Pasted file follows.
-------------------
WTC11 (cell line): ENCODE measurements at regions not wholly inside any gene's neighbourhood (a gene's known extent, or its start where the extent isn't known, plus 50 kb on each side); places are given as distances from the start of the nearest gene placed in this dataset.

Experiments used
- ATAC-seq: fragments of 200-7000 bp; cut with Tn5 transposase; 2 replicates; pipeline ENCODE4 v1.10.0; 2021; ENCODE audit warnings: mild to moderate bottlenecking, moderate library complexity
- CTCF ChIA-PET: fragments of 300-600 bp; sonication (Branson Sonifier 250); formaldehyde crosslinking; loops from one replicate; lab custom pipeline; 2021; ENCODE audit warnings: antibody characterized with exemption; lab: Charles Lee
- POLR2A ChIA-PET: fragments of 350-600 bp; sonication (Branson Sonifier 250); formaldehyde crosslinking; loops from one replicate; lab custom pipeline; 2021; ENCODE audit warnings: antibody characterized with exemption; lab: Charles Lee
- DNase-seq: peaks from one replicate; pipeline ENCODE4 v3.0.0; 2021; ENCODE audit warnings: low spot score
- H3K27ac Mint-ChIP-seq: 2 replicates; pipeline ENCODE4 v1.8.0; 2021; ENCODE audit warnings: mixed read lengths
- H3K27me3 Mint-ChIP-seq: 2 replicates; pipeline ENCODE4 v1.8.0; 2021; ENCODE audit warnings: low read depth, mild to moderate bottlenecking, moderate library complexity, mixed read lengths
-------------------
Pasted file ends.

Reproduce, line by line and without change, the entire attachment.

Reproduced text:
WTC11 (cell line): ENCODE measurements at regions not wholly inside any gene's neighbourhood (a gene's known extent, or its start where the extent isn't known, plus 50 kb on each side); places are given as distances from the start of the nearest gene placed in this dataset.

Experiments used
- ATAC-seq: fragments of 200-7000 bp; cut with Tn5 transposase; 2 replicates; pipeline ENCODE4 v1.10.0; 2021; ENCODE audit warnings: mild to moderate bottlenecking, moderate library complexity
- CTCF ChIA-PET: fragments of 300-600 bp; sonication (Branson Sonifier 250); formaldehyde crosslinking; loops from one replicate; lab custom pipeline; 2021; ENCODE audit warnings: antibody characterized with exemption; lab: Charles Lee
- POLR2A ChIA-PET: fragments of 350-600 bp; sonication (Branson Sonifier 250); formaldehyde crosslinking; loops from one replicate; lab custom pipeline; 2021; ENCODE audit warnings: antibody characterized with exemption; lab: Charles Lee
- DNase-seq: peaks from one replicate; pipeline ENCODE4 v3.0.0; 2021; ENCODE audit warnings: low spot score
- H3K27ac Mint-ChIP-seq: 2 replicates; pipeline ENCODE4 v1.8.0; 2021; ENCODE audit warnings: mixed read lengths
- H3K27me3 Mint-ChIP-seq: 2 replicates; pipeline ENCODE4 v1.8.0; 2021; ENCODE audit warnings: low read depth, mild to moderate bottlenecking, moderate library complexity, mixed read lengths